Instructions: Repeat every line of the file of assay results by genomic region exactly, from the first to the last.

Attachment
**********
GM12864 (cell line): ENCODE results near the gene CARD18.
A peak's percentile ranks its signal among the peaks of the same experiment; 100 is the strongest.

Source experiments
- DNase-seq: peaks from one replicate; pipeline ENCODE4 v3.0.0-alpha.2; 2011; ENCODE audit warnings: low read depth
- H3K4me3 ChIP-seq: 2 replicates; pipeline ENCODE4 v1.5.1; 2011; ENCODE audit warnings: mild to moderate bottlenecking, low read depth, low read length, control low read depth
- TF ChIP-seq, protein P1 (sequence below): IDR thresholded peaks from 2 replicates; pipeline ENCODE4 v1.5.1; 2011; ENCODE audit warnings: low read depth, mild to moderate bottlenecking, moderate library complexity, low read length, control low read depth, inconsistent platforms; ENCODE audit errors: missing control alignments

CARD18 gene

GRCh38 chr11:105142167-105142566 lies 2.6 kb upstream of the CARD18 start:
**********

GM12864 (cell line): ENCODE results near the gene CARD18.
A peak's percentile ranks its signal among the peaks of the same experiment; 100 is the strongest.

Source experiments
- DNase-seq: peaks from one replicate; pipeline ENCODE4 v3.0.0-alpha.2; 2011; ENCODE audit warnings: low read depth
- H3K4me3 ChIP-seq: 2 replicates; pipeline ENCODE4 v1.5.1; 2011; ENCODE audit warnings: mild to moderate bottlenecking, low read depth, low read length, control low read depth
- TF ChIP-seq, protein P1 (sequence below): IDR thresholded peaks from 2 replicates; pipeline ENCODE4 v1.5.1; 2011; ENCODE audit warnings: low read depth, mild to moderate bottlenecking, moderate library complexity, low read length, control low read depth, inconsistent platforms; ENCODE audit errors: missing control alignments

CARD18 gene

GRCh38 chr11:105142167-105142566 lies 2.6 kb upstream of the CARD18 start: